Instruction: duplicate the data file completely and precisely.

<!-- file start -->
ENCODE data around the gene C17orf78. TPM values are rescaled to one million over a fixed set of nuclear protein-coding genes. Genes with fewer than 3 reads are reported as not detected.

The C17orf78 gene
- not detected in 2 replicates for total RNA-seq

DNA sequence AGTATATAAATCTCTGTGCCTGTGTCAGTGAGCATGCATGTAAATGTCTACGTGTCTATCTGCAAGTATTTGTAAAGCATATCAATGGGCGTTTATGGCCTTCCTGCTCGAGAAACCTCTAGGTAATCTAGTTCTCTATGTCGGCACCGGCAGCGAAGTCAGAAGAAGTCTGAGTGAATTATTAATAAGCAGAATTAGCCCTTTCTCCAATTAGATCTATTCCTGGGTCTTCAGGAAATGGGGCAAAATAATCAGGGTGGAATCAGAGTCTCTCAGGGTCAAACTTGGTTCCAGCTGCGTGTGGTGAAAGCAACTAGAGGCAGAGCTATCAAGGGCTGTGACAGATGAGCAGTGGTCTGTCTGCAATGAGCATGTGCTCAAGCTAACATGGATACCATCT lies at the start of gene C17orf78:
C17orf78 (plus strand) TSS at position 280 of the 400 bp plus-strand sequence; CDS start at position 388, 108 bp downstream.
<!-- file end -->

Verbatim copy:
ENCODE data around the gene C17orf78. TPM values are rescaled to one million over a fixed set of nuclear protein-coding genes. Genes with fewer than 3 reads are reported as not detected.

The C17orf78 gene
- not detected in 2 replicates for total RNA-seq

DNA sequence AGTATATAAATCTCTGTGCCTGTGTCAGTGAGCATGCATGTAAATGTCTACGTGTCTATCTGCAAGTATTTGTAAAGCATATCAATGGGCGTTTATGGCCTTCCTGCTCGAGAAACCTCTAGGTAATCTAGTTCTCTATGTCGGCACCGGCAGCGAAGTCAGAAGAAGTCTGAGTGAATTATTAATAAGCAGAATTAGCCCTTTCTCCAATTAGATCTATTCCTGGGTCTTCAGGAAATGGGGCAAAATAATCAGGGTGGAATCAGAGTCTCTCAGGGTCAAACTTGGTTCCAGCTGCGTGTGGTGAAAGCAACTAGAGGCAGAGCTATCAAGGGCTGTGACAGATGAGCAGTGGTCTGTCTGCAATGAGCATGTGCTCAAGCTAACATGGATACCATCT lies at the start of gene C17orf78:
C17orf78 (plus strand) TSS at position 280 of the 400 bp plus-strand sequence; CDS start at position 388, 108 bp downstream.